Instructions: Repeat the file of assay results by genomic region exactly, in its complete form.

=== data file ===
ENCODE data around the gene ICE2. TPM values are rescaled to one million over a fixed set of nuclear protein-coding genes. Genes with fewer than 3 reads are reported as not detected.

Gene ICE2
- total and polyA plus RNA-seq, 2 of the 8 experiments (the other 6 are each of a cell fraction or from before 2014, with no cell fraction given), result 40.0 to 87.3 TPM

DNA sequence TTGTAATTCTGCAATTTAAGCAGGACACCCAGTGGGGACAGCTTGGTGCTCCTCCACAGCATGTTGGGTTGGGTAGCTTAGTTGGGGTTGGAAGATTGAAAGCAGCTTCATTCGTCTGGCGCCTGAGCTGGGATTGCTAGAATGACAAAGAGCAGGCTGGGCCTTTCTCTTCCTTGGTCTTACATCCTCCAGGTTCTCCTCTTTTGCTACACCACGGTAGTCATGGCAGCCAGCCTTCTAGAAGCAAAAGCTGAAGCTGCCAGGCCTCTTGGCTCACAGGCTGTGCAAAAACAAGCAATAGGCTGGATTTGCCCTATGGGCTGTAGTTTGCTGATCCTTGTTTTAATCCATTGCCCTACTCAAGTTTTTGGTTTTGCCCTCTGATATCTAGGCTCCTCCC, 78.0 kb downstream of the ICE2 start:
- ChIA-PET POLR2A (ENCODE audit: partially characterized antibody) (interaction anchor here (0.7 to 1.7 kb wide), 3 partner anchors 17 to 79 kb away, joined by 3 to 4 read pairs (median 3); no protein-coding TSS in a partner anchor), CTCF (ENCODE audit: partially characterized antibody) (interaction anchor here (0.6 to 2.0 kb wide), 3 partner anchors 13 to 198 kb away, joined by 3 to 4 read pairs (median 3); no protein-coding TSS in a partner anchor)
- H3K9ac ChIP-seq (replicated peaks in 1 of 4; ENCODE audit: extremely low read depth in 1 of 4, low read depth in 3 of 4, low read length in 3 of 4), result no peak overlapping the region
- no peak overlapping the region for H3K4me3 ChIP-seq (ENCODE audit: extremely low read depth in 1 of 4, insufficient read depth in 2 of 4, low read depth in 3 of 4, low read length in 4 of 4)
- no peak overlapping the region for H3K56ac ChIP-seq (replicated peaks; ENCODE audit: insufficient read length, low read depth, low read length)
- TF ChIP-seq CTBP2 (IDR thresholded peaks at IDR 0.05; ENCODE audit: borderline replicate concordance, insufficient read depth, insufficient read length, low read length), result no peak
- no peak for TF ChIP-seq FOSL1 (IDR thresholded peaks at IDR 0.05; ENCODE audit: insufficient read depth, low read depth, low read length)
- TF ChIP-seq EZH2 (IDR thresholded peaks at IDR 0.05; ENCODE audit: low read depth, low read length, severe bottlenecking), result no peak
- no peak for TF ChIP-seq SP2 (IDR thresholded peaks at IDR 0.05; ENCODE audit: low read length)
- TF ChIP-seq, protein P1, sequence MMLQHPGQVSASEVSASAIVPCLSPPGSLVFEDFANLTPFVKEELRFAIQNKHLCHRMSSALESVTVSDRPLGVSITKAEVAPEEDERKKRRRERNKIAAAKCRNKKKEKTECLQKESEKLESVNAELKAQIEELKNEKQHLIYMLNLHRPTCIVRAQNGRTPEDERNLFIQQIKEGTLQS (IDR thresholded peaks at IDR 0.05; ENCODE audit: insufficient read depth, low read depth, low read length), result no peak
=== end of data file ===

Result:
ENCODE data around the gene ICE2. TPM values are rescaled to one million over a fixed set of nuclear protein-coding genes. Genes with fewer than 3 reads are reported as not detected.

Gene ICE2
- total and polyA plus RNA-seq, 2 of the 8 experiments (the other 6 are each of a cell fraction or from before 2014, with no cell fraction given), result 40.0 to 87.3 TPM

DNA sequence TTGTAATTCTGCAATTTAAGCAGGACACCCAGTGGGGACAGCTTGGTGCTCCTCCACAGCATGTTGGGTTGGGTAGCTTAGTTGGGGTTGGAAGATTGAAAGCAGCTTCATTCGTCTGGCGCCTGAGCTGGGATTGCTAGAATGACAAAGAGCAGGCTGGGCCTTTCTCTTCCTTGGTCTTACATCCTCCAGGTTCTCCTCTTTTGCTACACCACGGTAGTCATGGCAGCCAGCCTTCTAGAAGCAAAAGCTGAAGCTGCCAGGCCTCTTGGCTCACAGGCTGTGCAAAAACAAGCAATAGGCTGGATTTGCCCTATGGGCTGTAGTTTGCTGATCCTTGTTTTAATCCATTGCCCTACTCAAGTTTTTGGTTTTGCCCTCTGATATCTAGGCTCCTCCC, 78.0 kb downstream of the ICE2 start:
- ChIA-PET POLR2A (ENCODE audit: partially characterized antibody) (interaction anchor here (0.7 to 1.7 kb wide), 3 partner anchors 17 to 79 kb away, joined by 3 to 4 read pairs (median 3); no protein-coding TSS in a partner anchor), CTCF (ENCODE audit: partially characterized antibody) (interaction anchor here (0.6 to 2.0 kb wide), 3 partner anchors 13 to 198 kb away, joined by 3 to 4 read pairs (median 3); no protein-coding TSS in a partner anchor)
- H3K9ac ChIP-seq (replicated peaks in 1 of 4; ENCODE audit: extremely low read depth in 1 of 4, low read depth in 3 of 4, low read length in 3 of 4), result no peak overlapping the region
- no peak overlapping the region for H3K4me3 ChIP-seq (ENCODE audit: extremely low read depth in 1 of 4, insufficient read depth in 2 of 4, low read depth in 3 of 4, low read length in 4 of 4)
- no peak overlapping the region for H3K56ac ChIP-seq (replicated peaks; ENCODE audit: insufficient read length, low read depth, low read length)
- TF ChIP-seq CTBP2 (IDR thresholded peaks at IDR 0.05; ENCODE audit: borderline replicate concordance, insufficient read depth, insufficient read length, low read length), result no peak
- no peak for TF ChIP-seq FOSL1 (IDR thresholded peaks at IDR 0.05; ENCODE audit: insufficient read depth, low read depth, low read length)
- TF ChIP-seq EZH2 (IDR thresholded peaks at IDR 0.05; ENCODE audit: low read depth, low read length, severe bottlenecking), result no peak
- no peak for TF ChIP-seq SP2 (IDR thresholded peaks at IDR 0.05; ENCODE audit: low read length)
- TF ChIP-seq, protein P1, sequence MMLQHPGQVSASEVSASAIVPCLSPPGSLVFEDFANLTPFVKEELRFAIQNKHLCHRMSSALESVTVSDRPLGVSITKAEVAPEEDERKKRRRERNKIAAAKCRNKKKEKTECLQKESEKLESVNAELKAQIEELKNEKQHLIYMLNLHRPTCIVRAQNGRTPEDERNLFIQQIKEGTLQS (IDR thresholded peaks at IDR 0.05; ENCODE audit: insufficient read depth, low read depth, low read length), result no peak